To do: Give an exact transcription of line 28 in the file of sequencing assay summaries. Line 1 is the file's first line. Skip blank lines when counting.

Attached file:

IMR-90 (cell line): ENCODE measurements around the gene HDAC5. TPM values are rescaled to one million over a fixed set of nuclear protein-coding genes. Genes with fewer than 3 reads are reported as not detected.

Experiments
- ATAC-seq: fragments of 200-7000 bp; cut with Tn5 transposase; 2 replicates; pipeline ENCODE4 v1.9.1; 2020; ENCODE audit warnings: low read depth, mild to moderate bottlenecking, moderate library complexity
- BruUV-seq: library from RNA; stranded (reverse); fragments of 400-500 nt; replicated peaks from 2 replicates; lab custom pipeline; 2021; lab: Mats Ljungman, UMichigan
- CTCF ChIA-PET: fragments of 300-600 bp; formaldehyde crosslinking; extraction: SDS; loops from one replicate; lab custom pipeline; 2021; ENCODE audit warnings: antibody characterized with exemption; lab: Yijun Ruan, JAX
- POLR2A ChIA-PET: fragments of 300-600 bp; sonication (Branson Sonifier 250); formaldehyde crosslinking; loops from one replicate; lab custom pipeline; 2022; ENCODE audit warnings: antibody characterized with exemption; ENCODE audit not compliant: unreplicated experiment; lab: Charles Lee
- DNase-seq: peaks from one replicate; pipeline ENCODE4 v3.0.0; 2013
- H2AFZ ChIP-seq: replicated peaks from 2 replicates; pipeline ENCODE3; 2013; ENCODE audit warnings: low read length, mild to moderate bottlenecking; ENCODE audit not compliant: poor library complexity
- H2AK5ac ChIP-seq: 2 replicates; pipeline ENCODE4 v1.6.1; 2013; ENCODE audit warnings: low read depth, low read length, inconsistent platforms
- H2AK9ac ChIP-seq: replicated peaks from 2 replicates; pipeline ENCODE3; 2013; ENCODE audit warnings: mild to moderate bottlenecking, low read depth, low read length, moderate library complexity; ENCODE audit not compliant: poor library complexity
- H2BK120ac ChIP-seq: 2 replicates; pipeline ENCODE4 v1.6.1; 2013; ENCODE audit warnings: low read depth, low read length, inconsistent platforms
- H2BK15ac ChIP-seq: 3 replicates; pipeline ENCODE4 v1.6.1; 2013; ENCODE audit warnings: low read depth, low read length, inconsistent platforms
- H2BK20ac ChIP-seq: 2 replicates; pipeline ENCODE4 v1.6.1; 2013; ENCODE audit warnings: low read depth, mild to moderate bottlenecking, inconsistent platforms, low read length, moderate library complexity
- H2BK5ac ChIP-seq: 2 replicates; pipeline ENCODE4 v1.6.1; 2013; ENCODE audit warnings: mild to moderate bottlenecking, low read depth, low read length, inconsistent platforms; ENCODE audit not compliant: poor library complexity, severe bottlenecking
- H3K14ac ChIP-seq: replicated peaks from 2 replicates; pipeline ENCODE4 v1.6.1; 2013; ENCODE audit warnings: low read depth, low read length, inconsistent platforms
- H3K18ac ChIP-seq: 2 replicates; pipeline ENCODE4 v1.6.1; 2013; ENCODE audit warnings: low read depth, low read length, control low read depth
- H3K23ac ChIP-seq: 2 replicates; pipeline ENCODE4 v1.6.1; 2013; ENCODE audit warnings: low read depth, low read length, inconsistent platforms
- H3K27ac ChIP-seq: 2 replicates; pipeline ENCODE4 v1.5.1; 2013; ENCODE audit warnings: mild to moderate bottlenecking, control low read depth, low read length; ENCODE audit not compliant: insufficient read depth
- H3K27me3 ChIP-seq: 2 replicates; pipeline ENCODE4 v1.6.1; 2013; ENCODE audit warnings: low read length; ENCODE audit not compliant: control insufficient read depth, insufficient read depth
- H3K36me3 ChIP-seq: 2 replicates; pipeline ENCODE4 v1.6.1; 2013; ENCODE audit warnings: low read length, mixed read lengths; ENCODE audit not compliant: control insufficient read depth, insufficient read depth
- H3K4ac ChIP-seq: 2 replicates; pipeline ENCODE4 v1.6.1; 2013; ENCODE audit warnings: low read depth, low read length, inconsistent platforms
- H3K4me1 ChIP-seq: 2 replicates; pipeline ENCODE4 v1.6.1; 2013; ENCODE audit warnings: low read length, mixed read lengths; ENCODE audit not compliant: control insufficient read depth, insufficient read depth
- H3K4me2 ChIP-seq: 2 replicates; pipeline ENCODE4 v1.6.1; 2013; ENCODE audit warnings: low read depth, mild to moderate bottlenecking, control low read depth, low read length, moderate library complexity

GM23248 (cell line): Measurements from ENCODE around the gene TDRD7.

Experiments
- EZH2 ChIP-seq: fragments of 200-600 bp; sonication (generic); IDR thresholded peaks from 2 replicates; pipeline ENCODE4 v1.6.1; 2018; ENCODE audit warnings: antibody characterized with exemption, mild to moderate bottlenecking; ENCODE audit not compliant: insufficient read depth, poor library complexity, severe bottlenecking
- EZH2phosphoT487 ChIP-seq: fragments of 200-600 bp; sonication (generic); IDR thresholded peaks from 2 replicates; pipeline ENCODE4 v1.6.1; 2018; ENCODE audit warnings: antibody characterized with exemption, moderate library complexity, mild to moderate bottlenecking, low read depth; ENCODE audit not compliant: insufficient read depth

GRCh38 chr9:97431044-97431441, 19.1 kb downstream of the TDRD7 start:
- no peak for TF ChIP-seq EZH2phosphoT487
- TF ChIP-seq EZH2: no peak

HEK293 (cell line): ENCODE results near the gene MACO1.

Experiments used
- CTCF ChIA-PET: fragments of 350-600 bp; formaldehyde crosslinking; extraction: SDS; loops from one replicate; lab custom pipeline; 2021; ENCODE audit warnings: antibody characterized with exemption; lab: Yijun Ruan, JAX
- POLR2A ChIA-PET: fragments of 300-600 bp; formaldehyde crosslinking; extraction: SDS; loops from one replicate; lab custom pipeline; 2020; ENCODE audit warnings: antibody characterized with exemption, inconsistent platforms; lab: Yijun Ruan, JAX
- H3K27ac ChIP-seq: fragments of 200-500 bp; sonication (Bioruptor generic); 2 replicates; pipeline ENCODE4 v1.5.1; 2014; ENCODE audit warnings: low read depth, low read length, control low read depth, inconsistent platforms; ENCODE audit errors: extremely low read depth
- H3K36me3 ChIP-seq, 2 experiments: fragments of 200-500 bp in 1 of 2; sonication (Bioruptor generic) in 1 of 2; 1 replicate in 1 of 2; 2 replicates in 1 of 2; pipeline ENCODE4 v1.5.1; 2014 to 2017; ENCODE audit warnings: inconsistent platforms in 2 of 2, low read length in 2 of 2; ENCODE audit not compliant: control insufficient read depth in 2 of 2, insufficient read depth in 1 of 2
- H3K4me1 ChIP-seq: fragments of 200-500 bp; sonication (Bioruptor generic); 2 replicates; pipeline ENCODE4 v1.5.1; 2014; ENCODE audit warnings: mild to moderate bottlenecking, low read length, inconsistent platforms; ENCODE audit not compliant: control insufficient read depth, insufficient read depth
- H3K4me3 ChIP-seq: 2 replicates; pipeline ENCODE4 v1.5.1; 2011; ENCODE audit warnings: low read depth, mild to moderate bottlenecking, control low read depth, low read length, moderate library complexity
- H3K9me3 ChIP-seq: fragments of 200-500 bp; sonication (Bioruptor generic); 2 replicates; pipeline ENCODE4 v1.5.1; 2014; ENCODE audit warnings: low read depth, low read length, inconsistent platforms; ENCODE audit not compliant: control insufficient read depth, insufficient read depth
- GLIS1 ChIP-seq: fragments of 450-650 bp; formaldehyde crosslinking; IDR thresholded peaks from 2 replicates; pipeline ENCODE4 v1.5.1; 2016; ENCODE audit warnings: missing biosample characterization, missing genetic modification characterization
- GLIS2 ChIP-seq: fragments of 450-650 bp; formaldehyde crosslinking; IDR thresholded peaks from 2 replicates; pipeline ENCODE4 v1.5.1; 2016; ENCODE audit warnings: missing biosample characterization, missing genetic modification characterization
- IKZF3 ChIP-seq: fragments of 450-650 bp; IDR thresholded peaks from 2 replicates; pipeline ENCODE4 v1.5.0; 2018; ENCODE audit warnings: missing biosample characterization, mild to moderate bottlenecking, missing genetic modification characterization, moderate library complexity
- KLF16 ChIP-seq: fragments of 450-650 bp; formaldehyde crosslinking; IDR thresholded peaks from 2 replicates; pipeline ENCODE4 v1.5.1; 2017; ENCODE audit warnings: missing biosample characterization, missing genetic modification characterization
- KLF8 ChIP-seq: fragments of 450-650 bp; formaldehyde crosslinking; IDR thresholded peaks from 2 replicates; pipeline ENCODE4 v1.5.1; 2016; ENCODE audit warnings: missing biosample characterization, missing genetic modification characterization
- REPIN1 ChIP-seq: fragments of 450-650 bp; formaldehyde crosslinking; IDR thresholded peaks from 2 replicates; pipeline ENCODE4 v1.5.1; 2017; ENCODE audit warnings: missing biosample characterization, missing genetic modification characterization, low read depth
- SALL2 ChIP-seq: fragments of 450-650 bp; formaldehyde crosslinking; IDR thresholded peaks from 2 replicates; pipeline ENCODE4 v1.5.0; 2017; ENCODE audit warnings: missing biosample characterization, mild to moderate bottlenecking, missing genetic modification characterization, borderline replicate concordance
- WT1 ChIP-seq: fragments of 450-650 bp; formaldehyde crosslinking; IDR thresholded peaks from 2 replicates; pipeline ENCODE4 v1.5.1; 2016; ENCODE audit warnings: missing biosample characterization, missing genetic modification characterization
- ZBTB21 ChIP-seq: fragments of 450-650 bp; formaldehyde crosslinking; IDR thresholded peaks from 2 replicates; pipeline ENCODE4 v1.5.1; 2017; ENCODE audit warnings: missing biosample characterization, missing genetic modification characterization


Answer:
GRCh38 chr9:97431044-97431441, 19.1 kb downstream of the TDRD7 start: